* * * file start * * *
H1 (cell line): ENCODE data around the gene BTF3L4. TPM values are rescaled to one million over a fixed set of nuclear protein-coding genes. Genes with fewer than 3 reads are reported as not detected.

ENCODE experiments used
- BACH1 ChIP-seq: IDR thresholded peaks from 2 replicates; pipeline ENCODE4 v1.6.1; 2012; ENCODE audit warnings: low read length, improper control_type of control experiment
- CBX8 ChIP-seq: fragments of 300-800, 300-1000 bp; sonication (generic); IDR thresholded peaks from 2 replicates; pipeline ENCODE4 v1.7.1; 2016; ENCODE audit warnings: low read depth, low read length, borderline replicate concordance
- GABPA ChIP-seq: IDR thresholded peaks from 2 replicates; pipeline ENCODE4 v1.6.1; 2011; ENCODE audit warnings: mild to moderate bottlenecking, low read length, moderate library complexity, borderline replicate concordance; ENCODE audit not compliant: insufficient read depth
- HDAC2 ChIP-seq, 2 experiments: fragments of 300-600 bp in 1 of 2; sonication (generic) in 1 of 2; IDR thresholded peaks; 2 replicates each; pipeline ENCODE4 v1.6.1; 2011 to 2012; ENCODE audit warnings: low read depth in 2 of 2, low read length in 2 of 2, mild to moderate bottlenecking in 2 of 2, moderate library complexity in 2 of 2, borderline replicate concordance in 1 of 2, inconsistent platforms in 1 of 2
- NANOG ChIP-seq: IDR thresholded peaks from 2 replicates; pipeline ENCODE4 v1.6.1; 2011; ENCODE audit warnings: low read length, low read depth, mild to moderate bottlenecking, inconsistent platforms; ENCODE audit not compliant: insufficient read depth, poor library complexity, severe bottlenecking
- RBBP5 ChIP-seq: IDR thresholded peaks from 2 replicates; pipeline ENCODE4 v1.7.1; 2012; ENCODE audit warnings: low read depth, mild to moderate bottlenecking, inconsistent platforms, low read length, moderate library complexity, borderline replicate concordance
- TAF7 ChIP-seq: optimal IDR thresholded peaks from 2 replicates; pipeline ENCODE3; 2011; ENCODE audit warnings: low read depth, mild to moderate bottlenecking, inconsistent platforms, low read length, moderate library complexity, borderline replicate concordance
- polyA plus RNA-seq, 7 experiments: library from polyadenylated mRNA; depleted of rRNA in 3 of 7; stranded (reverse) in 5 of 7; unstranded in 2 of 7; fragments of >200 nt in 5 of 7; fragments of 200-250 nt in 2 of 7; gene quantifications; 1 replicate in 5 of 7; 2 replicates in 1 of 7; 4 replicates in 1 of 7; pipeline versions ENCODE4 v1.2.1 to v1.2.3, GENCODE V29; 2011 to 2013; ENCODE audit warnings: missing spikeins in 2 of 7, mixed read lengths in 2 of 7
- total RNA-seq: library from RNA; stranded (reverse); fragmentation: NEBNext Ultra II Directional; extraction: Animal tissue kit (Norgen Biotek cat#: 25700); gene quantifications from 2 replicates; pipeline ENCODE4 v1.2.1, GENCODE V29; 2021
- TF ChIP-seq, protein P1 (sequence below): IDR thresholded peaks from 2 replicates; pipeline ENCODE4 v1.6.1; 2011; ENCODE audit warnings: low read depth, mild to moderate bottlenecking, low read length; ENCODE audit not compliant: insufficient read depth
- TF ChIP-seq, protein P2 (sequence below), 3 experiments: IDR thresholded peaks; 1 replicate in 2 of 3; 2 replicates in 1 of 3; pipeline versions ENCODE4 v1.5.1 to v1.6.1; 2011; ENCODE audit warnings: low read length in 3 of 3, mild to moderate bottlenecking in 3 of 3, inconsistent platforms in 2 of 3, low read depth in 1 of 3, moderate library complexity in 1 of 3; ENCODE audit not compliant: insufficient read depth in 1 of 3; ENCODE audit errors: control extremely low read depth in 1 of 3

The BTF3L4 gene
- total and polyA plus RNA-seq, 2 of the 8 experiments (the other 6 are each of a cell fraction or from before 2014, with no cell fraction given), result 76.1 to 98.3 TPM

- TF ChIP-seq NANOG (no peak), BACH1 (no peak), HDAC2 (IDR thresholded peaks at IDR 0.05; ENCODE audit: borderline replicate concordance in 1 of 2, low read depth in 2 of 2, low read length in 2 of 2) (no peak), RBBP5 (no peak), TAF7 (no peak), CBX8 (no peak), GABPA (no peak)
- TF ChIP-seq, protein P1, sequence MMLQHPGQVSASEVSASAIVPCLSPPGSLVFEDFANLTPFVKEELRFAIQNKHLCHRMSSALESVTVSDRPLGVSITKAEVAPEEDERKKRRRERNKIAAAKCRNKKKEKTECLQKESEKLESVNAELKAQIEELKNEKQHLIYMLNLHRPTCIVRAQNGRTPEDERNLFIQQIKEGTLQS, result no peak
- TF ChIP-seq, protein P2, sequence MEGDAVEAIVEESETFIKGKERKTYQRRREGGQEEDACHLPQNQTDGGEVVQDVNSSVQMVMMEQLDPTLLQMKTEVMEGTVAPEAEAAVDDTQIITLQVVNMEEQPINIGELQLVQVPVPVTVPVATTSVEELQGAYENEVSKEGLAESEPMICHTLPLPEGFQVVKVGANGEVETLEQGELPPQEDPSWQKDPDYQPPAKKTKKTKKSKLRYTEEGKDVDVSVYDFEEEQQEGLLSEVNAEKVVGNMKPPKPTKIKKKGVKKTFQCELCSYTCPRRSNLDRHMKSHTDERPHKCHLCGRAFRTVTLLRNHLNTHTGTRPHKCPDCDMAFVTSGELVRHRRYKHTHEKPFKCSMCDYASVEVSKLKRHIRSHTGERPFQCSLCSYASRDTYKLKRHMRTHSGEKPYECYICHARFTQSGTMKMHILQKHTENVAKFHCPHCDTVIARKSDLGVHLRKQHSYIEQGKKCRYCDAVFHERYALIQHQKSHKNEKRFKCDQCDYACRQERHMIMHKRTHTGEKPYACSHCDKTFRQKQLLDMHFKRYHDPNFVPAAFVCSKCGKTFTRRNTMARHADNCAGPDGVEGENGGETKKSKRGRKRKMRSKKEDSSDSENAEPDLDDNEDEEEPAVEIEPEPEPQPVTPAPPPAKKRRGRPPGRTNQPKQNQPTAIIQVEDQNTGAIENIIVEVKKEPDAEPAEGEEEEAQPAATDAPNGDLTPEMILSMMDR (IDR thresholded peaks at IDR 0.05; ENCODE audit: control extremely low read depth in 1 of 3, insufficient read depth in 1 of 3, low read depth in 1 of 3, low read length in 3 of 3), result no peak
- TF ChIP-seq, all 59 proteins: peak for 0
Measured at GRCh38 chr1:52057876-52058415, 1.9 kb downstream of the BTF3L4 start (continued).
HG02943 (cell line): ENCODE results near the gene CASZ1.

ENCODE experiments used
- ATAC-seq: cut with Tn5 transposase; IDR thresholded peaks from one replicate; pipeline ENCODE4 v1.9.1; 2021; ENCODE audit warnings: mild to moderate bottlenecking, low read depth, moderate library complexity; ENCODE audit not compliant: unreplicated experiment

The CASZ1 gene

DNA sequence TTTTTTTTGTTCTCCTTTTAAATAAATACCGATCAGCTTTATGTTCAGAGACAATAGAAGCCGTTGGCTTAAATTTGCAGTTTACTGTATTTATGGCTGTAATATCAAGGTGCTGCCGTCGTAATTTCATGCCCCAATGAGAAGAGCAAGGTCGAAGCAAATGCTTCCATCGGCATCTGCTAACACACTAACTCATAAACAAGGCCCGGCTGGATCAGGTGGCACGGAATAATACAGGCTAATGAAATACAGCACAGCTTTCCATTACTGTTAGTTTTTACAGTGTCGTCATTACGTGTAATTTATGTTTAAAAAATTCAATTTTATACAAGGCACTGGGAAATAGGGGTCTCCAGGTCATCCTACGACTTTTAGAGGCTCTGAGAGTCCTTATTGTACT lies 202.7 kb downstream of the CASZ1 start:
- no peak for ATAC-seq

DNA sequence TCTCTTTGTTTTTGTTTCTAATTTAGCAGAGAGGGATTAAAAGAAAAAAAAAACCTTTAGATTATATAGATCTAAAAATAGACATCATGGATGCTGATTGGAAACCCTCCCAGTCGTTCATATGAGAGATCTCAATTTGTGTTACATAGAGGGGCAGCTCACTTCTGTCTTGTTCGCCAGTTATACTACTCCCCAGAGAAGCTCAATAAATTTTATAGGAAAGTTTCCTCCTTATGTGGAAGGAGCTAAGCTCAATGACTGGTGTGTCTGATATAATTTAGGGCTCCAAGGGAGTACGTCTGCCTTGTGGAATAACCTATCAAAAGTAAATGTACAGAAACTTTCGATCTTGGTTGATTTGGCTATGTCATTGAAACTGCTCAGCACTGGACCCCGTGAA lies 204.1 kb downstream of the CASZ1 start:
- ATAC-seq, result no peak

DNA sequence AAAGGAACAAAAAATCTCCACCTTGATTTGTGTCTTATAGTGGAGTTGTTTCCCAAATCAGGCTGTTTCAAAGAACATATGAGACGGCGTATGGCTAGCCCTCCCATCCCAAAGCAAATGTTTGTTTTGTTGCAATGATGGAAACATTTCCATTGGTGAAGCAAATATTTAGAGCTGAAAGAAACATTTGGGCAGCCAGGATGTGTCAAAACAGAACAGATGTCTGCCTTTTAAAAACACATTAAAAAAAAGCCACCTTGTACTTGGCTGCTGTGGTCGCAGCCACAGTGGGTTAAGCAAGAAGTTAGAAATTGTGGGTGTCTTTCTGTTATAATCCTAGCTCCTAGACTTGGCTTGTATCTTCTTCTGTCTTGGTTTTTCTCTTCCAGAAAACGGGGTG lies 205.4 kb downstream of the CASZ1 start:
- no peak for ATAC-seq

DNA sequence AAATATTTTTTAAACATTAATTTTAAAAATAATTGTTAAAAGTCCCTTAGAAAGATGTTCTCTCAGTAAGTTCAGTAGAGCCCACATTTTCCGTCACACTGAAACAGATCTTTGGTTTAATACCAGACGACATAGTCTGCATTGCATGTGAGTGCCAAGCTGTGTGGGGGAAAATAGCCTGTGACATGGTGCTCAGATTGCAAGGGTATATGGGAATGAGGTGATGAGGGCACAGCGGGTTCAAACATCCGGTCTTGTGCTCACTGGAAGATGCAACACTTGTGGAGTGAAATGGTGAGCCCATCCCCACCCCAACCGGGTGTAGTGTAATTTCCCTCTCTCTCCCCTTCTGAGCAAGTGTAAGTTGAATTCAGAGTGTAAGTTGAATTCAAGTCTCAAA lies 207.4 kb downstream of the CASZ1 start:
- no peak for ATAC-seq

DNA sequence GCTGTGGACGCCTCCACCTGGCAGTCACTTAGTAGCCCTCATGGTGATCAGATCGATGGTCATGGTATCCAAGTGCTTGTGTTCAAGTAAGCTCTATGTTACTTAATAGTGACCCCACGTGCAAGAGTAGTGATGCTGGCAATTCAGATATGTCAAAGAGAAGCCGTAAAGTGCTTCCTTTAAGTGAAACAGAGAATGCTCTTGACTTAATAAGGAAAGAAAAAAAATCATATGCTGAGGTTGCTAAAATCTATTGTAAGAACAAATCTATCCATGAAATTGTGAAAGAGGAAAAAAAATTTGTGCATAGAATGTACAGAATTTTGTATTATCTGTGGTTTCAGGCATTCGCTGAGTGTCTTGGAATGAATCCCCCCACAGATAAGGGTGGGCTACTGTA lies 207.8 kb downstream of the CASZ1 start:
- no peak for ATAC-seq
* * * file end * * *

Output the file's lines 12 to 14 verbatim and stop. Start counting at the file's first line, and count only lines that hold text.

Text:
- TF ChIP-seq, protein P1 (sequence below): IDR thresholded peaks from 2 replicates; pipeline ENCODE4 v1.6.1; 2011; ENCODE audit warnings: low read depth, mild to moderate bottlenecking, low read length; ENCODE audit not compliant: insufficient read depth
- TF ChIP-seq, protein P2 (sequence below), 3 experiments: IDR thresholded peaks; 1 replicate in 2 of 3; 2 replicates in 1 of 3; pipeline versions ENCODE4 v1.5.1 to v1.6.1; 2011; ENCODE audit warnings: low read length in 3 of 3, mild to moderate bottlenecking in 3 of 3, inconsistent platforms in 2 of 3, low read depth in 1 of 3, moderate library complexity in 1 of 3; ENCODE audit not compliant: insufficient read depth in 1 of 3; ENCODE audit errors: control extremely low read depth in 1 of 3

The BTF3L4 gene